Writer, reporter, and public speaker Chaker Khazaal grew up in a refugee camp in Beirut during the Lebanese Civil War.
In 2005, he was awarded the prestigious Global Leader of Tomorrow Award, by York University in Toronto, for his excellent academic and leadership skills.
Now a proud Canadian citizen, Chaker finally has a country to call home. Not one to forget his upbringing, he has traveled overseas to war zones, conducting interviews for his books and articles.
His stories have powerful messages focusing on Middle East politics, and current world events. Widely anticipated, they reach global audiences – a true testament to an inspiring young man.
Chaker Khazaal is a Palestinian-Canadian writer and speaker on refugees and international aid.
Khazaal was born in 1987 in the Bourj el-Barajneh Palestinian refugee camp in Beirut, Lebanon to a Palestinian filmmaker father and and socio-political activist mother. His paternal grandfather and maternal grandparents were displaced from Palestine in 1948 following Nakba Day and became refugees in Lebanon.
When he was 17, he was awarded the prestigious Global Leader of Tomorrow Award by Toronto’s York University for his excellent academic and leadership skills to study film production and international studies. He immigrated to Canada in 2005.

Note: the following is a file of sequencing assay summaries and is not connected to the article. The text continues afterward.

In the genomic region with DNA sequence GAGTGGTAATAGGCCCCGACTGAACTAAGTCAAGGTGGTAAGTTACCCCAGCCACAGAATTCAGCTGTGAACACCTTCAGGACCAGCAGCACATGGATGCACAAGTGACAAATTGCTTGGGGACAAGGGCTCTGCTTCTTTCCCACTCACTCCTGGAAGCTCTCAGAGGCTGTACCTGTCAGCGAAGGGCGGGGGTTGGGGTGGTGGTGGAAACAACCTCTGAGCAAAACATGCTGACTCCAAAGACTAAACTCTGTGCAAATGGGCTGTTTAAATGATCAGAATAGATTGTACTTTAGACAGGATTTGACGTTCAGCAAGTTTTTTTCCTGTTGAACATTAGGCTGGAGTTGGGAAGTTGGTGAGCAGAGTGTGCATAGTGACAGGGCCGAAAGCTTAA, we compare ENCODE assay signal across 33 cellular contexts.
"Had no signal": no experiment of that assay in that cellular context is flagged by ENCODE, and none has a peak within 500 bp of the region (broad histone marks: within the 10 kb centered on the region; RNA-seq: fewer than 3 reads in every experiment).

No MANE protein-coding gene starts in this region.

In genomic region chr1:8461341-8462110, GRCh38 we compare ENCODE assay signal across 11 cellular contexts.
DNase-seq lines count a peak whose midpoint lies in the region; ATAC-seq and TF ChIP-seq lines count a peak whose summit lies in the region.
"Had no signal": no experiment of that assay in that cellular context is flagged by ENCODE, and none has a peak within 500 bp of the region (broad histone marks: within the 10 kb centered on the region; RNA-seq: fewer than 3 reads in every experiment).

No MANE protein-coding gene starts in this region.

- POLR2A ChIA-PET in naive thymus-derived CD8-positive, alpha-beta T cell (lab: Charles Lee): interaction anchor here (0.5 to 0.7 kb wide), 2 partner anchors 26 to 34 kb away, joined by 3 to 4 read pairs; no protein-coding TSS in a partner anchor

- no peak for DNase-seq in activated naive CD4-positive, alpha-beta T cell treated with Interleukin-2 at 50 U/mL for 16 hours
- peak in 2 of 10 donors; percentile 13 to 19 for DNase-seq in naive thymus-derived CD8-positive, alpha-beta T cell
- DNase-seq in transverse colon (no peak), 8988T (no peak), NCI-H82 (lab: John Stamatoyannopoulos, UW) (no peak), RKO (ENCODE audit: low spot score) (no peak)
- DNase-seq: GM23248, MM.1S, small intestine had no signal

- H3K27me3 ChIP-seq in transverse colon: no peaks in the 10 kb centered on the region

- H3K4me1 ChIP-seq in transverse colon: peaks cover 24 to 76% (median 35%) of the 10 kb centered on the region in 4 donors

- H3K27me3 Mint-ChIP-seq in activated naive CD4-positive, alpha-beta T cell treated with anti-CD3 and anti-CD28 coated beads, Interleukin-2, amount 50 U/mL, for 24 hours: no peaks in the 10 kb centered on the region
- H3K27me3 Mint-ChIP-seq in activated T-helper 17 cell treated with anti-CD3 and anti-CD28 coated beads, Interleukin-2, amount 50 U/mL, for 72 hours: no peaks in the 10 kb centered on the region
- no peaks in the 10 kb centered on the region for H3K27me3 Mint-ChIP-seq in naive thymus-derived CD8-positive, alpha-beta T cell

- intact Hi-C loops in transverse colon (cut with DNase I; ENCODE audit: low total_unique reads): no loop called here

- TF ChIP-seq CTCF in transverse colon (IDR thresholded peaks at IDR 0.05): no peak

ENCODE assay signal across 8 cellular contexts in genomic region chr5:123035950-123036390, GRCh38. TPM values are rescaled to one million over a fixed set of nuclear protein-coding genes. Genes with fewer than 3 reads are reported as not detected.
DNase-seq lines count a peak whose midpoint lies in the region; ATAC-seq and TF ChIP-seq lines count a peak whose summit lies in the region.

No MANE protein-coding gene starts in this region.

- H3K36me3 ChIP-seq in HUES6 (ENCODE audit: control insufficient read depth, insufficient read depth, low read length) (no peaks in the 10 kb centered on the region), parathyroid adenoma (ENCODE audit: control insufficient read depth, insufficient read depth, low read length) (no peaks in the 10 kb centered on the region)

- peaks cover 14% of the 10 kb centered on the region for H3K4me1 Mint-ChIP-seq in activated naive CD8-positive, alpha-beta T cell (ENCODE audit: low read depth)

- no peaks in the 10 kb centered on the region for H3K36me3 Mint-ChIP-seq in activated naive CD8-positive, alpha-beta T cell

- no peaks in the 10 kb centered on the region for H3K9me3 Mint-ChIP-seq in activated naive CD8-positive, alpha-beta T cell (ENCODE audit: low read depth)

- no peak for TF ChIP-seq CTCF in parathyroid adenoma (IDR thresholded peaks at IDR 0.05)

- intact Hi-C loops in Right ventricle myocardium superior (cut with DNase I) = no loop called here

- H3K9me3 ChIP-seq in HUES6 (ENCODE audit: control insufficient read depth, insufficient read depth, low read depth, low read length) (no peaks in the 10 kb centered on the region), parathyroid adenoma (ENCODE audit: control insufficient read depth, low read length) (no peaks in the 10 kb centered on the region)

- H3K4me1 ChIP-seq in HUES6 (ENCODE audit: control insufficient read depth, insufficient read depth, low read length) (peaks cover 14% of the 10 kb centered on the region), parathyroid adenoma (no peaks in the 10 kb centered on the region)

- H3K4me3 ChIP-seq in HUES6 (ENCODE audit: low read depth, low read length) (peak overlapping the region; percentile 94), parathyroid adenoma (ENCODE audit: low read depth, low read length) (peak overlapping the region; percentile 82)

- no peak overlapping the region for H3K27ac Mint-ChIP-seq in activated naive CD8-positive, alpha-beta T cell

After completing his studies in 2009, Chaker worked for Nations United, a Canadian platform for humanitarian organizations where he served as a public speaker. He was the creator and co-host of Nations United’s humanitarian web-reality show Faces of Transformation.
In April 2013, Chaker launched his first book – Confessions of a War Child – at the Société de lecture in Geneva, and later received the Award for Creativity from Princess Karen Cantrell of the Order of Saint Lazarus. Chaker’s most recent social media campaign included the 2014 Oscar nominated film Omar.
Chaker has become a prominent voice for Palestinian refugees, advocating for refugees to immigrate to countries where there are more opportunities.
I focus a lot on something, which is the unexpressed love.
We have a lot of people in the world that fall in love but there are so many burdens between them and their love so it is unexpressed, un-manifested love, which in the Confessions of a War Child Trilogy, it gets emphasized more when one of the lovers moves to the world of the dead because then there is no judgment.
There are no conditions. There are no… love comes with package. It comes with a lot of luggage that each person brings to the table. But when someone is in the world of the dead, we become observers and we let go of all these things.
Cinematography: Danielle Calodney & Andi Velazquez
Edited by: Ayse Nur Gencalp
Interviewed by: Laura Lehmann